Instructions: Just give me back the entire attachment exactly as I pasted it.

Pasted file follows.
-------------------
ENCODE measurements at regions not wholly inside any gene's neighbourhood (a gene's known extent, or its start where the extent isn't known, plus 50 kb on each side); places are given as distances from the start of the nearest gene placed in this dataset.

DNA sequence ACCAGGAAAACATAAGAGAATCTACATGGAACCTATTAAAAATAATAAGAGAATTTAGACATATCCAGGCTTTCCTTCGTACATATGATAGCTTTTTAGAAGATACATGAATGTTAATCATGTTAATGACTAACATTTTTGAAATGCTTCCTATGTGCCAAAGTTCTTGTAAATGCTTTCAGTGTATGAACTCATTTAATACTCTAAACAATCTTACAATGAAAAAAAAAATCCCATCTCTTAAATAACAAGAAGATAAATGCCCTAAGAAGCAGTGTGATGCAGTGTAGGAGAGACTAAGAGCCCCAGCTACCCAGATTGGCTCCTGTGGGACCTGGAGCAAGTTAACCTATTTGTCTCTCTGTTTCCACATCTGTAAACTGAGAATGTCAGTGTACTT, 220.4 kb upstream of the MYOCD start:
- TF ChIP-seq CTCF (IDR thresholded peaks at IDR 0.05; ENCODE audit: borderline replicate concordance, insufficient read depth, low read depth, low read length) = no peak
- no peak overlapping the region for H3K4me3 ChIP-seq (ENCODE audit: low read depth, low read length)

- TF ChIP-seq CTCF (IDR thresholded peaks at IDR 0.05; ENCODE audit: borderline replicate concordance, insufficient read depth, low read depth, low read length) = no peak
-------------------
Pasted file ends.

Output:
ENCODE measurements at regions not wholly inside any gene's neighbourhood (a gene's known extent, or its start where the extent isn't known, plus 50 kb on each side); places are given as distances from the start of the nearest gene placed in this dataset.

DNA sequence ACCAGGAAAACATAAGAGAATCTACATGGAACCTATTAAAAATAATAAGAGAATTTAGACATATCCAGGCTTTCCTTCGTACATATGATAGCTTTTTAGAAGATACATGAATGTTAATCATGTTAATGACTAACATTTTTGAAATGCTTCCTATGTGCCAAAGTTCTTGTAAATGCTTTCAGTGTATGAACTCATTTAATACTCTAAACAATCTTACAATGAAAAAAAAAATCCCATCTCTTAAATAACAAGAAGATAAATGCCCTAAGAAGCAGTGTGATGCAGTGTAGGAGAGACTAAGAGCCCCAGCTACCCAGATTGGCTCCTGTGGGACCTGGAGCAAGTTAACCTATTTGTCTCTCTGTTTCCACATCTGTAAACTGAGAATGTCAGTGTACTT, 220.4 kb upstream of the MYOCD start:
- TF ChIP-seq CTCF (IDR thresholded peaks at IDR 0.05; ENCODE audit: borderline replicate concordance, insufficient read depth, low read depth, low read length) = no peak
- no peak overlapping the region for H3K4me3 ChIP-seq (ENCODE audit: low read depth, low read length)

- TF ChIP-seq CTCF (IDR thresholded peaks at IDR 0.05; ENCODE audit: borderline replicate concordance, insufficient read depth, low read depth, low read length) = no peak